We like convenience. In fact our world is driven by it. High speed internet and sophisticated toys and attractions are today expected.
So it comes as no shock that we look for segulos and "easy blessings". Saying a certain catenation, following a certain ritual, going to a certain exotic location and doing some defined unusual kabbalistic (or not) heebie-jeebie stuff is a very alluring to us.
Rabbi Zev Leff wryly notes that at Kabbolas HaTorah[1], Hashem proclaimed us to be His "Am Segulah- treasured nation", but instead we have become an "am segulos" a nation that looks for easy propitious omens. And how many charlatans take advantage of those in desperate situations by offering them false promises in exchange for money!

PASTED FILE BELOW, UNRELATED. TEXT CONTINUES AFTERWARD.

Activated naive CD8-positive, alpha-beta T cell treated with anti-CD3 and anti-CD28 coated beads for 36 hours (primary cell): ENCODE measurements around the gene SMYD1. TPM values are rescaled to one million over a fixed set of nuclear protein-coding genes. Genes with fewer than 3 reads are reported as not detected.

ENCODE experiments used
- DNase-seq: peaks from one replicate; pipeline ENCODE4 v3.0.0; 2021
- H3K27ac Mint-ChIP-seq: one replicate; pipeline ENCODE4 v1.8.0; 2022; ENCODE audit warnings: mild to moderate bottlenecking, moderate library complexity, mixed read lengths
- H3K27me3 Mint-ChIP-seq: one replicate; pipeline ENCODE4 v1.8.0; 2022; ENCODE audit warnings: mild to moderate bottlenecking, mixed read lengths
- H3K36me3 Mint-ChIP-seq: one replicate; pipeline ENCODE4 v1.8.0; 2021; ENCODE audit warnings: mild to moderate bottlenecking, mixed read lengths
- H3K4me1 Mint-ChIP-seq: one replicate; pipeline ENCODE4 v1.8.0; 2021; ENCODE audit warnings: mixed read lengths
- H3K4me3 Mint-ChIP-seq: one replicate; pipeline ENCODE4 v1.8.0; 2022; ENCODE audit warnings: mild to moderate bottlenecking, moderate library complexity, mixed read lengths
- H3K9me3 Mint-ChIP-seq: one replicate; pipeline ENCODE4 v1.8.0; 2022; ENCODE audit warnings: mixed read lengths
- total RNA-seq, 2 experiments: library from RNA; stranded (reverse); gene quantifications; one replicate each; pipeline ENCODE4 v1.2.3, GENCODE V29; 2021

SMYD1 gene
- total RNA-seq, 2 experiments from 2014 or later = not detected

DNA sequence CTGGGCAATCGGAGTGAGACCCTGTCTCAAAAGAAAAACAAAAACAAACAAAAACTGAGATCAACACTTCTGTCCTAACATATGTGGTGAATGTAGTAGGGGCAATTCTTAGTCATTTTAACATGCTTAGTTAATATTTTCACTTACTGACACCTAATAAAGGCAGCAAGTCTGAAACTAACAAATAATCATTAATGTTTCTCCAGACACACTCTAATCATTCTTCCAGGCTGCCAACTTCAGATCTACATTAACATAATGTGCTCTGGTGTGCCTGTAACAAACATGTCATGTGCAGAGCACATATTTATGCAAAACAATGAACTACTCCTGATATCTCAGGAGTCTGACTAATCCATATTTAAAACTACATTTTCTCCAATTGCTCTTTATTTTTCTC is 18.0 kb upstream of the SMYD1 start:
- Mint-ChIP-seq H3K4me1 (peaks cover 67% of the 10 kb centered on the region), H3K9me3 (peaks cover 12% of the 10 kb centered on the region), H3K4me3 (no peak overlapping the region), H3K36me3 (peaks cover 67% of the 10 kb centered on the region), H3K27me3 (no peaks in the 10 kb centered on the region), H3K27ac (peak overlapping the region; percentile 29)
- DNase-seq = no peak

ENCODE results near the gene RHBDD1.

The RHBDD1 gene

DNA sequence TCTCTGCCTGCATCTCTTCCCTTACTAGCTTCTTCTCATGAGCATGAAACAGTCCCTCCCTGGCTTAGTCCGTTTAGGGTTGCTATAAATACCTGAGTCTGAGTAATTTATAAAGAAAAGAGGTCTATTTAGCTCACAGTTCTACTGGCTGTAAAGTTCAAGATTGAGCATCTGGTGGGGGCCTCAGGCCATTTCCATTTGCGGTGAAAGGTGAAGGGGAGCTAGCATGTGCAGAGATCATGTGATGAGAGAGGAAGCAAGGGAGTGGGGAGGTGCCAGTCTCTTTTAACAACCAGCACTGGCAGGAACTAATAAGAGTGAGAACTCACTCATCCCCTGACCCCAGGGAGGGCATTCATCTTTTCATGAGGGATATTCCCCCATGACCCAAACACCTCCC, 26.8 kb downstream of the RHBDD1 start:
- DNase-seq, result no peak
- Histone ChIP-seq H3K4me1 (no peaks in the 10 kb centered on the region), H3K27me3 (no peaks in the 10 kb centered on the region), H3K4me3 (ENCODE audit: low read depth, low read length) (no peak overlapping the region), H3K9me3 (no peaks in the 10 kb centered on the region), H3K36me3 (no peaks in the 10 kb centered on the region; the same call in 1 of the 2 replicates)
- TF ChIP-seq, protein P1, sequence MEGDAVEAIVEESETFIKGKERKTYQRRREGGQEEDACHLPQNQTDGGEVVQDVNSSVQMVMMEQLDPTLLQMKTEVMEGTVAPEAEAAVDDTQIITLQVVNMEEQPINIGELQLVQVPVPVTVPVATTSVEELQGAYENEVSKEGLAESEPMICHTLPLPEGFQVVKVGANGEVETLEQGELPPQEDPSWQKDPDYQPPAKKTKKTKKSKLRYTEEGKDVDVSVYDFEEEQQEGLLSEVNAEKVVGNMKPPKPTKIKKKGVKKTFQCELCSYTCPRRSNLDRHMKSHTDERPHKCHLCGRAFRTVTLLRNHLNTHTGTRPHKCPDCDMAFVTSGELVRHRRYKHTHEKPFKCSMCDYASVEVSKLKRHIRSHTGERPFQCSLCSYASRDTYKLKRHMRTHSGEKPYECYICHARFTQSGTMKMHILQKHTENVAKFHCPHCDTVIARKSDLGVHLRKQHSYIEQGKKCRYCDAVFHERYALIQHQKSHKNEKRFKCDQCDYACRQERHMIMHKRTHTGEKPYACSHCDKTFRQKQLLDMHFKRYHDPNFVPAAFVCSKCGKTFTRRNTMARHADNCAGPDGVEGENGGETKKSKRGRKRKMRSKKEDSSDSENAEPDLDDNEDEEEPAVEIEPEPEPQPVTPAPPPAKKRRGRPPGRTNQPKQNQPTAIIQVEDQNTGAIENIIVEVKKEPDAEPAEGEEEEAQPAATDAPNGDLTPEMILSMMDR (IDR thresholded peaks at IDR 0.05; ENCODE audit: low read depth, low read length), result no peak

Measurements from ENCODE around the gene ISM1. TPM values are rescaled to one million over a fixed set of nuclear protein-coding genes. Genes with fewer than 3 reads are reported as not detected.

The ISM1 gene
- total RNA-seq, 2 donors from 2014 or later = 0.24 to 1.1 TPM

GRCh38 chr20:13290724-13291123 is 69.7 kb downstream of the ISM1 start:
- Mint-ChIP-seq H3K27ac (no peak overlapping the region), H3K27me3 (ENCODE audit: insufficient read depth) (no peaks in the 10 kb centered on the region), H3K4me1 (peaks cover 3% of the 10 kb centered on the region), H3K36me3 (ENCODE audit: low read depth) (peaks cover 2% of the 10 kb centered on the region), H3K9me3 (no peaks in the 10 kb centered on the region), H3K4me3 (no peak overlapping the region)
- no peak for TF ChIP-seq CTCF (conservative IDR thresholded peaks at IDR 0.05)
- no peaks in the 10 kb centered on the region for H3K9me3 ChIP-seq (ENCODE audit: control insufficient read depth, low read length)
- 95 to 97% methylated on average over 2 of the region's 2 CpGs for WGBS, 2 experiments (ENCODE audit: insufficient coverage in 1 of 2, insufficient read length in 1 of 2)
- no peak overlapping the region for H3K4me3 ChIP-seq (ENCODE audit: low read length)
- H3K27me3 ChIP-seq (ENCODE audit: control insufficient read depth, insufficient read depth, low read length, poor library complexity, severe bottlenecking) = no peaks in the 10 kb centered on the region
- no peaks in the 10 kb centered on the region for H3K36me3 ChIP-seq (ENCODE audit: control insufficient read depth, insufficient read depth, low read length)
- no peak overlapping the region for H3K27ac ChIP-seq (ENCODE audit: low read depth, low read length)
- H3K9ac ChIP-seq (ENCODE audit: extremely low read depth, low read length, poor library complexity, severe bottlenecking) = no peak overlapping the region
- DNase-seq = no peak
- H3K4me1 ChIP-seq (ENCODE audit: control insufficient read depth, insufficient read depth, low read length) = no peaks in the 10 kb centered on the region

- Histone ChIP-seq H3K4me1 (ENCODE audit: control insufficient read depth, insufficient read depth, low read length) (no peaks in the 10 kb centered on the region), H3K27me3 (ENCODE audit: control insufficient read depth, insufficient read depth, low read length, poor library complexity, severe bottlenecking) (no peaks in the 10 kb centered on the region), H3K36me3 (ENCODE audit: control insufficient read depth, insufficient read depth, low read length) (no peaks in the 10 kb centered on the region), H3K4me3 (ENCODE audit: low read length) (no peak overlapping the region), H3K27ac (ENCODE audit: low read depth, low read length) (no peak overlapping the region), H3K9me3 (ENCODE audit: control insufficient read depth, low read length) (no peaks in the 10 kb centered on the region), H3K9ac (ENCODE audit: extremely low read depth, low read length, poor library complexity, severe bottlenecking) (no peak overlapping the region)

The truth is that there are no shortcuts when it comes to spirituality and divine blessings. If we want to merit greatness we have to be ready to roll up our sleeves and prepare ourselves to grow and elevate ourselves. Then we can merit true blessings as promised by Hashem in the Torah itself.[2]
Good Chodesh
Shabbat Shalom & Good Shabbos,
            R’ Dani and Chani Staum
720 Union Road • New Hempstead, NY 10977 • (845) 362-2425

[1] And in parshas Re’eh
[2] Note this is not to belittle true segulos that are recorded in holy sources. But segulos are surely not as powerful as what Chazal have instructed and informed and mitzvos.

Thursday, August 6, 2015


Erev Shabbos Kodesh Parshas Vaeschanan- Shabbos Eikev
22 Menachem Av 5775/ August 7, 2015
Shabbos Mevorchim Chodesh Elul
Pirkei Avos Perek 4